Pauling next noted that it was a Caltech scientist, C. Lalor Burdick, who was the first to correctly determine the molecular structure of a mineral, chalcopyrite. Completed while Pauling himself was still in his first year at OAC, this discovery and others like it inspired Pauling to begin his own research on the structure of molybdenite once he had arrived at Caltech to begin graduate studies. Co-published with his mentor, Roscoe Gilkey Dickinson, the molybdenite project was just the beginning of a remarkable phase of productivity and insight. Within the next thirteen years, Pauling investigated sixty-three other minerals using x-ray diffraction techniques, publishing structures for over half of them.

Later on, Pauling encouraged a student to dig back into the past and review Burdick’s original work, an examination that yielded fruit. As he noted in his talk,

I suggested to one of my graduate students, L. O. Brockway, that he carry out a reinvestigation of chalcopyrite in order to determine the parameter with greater accuracy. He found Burdick had made an error, and had reported a wrong distribution of copper and iron atoms over the zinc positions in sphelerite. The correct structure was reported by Brockway and me in 1933.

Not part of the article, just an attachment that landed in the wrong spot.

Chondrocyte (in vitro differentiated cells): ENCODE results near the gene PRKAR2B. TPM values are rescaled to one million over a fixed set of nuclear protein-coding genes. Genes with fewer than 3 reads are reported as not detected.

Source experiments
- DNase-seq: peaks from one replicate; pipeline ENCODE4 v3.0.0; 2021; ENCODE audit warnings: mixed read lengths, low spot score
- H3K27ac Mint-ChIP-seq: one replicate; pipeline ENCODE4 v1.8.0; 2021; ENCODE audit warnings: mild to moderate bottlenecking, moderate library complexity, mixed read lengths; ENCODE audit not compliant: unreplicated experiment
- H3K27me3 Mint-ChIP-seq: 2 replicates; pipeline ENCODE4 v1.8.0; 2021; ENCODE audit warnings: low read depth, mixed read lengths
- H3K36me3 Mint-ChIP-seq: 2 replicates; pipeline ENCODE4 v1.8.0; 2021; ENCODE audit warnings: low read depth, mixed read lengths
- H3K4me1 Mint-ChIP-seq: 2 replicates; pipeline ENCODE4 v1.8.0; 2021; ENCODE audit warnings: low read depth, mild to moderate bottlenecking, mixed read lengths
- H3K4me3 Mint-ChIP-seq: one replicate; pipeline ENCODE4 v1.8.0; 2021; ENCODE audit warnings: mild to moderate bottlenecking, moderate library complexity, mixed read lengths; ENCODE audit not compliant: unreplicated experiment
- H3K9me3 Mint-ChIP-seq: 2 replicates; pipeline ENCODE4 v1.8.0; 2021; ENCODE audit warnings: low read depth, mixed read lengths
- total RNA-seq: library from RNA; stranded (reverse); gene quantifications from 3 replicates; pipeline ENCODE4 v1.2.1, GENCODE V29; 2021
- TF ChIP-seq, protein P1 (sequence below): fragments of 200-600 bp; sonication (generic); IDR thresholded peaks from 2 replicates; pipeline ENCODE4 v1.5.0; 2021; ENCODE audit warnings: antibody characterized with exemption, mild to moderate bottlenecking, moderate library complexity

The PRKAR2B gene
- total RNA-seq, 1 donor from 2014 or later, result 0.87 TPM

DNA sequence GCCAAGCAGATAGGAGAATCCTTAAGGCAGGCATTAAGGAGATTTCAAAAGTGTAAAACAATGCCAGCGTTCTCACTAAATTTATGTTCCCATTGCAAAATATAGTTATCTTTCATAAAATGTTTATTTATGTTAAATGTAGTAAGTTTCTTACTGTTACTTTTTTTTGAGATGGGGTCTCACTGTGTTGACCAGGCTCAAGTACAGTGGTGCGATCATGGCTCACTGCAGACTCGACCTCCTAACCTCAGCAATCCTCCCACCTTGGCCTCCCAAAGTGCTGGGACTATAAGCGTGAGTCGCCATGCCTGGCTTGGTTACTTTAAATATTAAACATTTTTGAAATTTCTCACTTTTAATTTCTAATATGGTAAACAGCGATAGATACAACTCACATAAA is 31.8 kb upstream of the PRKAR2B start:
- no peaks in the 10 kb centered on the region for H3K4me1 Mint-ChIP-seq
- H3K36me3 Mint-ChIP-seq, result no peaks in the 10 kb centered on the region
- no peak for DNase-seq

Pauling likewise made mention of a collection of specimens that Robert Oppenheimer gave to him after a meeting in 1927. Though offered mostly as a gesture of friendship, the collection also proved useful to Pauling’s research, and he continued to study the specimens until the late 1930s, when his interest shifted towards the interactions between hemoglobin and oxygen. Though biological topics would dominate much of his work going forward, Pauling stressed that “I continue to find pleasure in looking at minerals, and thinking about their structures.”

Two years after receiving the Roebling Medal, Pauling was invited back by the society to give a speech titled “Crystallography and Chemical Bonding of Sulfides,” which was published in the Fiftieth Anniversary Symposium volume of the Mineralogical Society of America Journal. Pauling remained a society fellow for life and received a certificate recognizing his contributions to the group in 1994, not long before he passed away.


One Response

  1. Zelek Herman and I spent some time identifying mineral specimens from our collections with Dr. Pauling in his office in Palo Alto. One Christmas LP gave to me a beautiful specimen he got from Oppenheimer.